Some oddities of Deformation Theory

Suppose that we have a compact Riemann surface (complete complex curve) X and we remove one point x from it. Then we can easily recover the pair (X, x) from X \setminus x. As a result, different communities of mathematicians have different opinions as to whether X \setminus x or (X,x) is the more fundamental object. People from mathematical physics like to talk about curves with punctures, adopting the first perspective, while algebraic geometers like to talk about curves with marked points, adopting the latter. What I want to do in this post is explain why we algebraic geometers are correct — if you allow us to choose all the definitions :). (Perhaps AJ will write a post explaining why the physicists are correct if you let them choose the definitions.) Specifically, I want to explain the following fact which, when I was first informed of, I could not believe:

Let S=\mathrm{Spec} \ \mathbb{C}[t]/t^N, which should be considered as an infinitesimally small neighborhood of the origin in the complex plane. Let \mathbb{P}^1_S be the trivial family of projective lines over S and let Z_1 and Z_2 be two closed subsets of \mathbb{P}^1_S: namely, we take Z_1=\{0, 1, -1, \infty \} and Z_2=\{ 0, 1, -1, t^{-1} \}. (More precisely, Z_1=\{ (0:1), (1:1), (-1:1), (1:0) \} and Z_2=\{(0:1), (1:1), (-1:1), (1:t) \}.) Geometrically, Z_1 and Z_2 should each be viewed as four infinitesimal discs, each projecting down isomorphically to S. There are three discs which Z_1 and Z_2 share in common. The fourth disc of Z_2 is different from the fourth disc of Z_1, but tangent to it over the origin t=0.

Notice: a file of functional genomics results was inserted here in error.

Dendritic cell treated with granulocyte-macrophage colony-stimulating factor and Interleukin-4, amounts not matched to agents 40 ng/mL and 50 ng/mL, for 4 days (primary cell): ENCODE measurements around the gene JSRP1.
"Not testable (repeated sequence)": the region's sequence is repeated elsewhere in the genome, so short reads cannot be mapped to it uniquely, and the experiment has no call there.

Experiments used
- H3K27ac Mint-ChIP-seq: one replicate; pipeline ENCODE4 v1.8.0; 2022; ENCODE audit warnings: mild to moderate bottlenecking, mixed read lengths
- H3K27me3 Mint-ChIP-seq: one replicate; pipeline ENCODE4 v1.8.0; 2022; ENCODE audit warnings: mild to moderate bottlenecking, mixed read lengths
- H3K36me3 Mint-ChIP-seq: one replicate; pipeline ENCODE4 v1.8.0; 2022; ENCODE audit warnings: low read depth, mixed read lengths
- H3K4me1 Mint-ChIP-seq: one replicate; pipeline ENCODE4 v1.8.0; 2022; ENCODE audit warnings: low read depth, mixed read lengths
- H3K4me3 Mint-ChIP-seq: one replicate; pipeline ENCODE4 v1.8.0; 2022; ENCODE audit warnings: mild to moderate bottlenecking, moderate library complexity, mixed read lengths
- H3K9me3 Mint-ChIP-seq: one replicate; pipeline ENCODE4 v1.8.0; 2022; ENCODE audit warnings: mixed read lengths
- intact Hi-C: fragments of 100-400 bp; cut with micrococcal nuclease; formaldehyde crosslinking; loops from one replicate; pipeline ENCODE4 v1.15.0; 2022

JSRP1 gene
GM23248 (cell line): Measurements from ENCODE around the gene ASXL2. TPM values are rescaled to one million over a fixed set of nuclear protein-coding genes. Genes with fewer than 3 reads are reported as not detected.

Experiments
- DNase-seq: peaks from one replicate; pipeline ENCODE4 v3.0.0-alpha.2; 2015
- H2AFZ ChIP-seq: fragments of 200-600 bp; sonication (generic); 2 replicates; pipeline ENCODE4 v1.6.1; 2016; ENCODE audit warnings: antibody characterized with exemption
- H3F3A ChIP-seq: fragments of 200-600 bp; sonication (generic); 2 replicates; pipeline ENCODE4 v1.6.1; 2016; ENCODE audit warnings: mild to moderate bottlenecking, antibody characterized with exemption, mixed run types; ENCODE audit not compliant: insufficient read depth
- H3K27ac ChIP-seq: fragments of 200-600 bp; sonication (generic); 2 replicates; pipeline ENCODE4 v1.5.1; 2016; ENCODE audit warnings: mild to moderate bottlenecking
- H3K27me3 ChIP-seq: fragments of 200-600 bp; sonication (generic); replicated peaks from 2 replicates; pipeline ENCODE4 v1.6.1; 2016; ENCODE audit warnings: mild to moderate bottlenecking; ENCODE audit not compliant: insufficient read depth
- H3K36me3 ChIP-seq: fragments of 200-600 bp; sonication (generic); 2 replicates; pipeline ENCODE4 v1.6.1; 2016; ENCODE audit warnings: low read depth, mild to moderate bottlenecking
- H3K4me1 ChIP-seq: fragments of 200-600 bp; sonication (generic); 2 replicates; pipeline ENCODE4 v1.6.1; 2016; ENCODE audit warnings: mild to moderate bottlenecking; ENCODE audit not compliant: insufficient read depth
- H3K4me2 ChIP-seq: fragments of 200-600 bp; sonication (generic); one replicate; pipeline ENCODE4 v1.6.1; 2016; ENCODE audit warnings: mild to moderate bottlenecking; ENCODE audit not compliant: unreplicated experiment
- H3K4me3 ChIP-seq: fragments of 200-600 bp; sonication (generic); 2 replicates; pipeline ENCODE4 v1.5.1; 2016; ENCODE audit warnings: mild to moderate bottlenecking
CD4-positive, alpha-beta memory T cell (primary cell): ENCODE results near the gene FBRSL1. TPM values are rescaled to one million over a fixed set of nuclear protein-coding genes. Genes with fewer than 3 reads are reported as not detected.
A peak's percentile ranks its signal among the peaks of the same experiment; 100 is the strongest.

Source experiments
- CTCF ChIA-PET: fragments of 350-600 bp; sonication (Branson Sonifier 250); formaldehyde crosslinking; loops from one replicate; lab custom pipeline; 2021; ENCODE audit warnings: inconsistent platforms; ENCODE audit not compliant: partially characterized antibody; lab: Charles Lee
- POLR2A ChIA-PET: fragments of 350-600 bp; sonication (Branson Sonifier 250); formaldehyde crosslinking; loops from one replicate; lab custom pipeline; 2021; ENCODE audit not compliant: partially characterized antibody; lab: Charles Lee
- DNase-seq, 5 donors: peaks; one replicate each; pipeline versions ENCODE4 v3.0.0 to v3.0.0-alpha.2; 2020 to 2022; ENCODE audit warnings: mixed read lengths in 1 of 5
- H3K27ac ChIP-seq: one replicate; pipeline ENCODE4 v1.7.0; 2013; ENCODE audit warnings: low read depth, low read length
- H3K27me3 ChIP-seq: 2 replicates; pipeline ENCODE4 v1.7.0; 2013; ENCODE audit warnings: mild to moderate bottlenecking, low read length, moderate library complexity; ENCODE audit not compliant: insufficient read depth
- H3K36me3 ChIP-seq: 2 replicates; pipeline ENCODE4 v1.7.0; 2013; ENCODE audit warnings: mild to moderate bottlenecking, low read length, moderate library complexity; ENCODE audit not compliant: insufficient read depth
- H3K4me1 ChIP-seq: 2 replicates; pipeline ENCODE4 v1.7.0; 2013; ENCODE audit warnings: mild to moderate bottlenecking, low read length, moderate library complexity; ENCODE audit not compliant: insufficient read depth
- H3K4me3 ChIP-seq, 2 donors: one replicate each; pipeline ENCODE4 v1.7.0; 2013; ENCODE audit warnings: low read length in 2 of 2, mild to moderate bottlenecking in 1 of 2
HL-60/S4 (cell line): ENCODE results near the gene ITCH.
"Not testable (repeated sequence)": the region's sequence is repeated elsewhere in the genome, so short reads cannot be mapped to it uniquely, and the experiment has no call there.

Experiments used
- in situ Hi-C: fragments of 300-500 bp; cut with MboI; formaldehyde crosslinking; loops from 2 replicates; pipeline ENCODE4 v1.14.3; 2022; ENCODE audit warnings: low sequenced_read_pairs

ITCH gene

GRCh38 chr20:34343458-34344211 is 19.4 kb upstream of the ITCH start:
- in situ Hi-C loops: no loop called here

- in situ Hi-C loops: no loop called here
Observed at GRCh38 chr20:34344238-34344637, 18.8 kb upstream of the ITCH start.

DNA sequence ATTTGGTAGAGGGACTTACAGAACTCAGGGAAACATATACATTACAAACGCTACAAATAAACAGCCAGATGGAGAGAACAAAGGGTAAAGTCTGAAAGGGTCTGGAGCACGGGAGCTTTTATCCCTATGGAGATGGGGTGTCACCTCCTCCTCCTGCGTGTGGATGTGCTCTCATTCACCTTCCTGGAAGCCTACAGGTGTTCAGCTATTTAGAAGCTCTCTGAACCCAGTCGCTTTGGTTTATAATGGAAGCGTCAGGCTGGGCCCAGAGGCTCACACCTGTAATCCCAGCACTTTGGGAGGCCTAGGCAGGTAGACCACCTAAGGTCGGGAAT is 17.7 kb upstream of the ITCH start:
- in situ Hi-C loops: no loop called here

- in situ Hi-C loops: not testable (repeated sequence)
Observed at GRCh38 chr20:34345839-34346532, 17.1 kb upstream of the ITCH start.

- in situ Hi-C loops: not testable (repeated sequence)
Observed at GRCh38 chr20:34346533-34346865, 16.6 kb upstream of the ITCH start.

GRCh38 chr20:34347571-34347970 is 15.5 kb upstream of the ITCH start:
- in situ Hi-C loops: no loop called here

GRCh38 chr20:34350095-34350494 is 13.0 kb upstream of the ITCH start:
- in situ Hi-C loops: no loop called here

Now, it turns out that there is no automorphism of \mathbb{P}^1_S taking Z_1 to Z_2. However, P^1_S \setminus Z_1 and P^1_S \setminus Z_2 are isomorphic! Thus, the operation of “filling in punctures”, which is so common when working with individual Riemmann surfaces, can not be done in a well defined manner in families over schemes like S. If you are presented with the family P^1_S \setminus Z_1, you have no way of knowing whether I obtained this family as P^1_S \setminus Z_1 or as P^1_S \setminus Z_2. So this is why algebraic geometers talk about marked points, rather than forgetting information by passing to the family of punctured curves.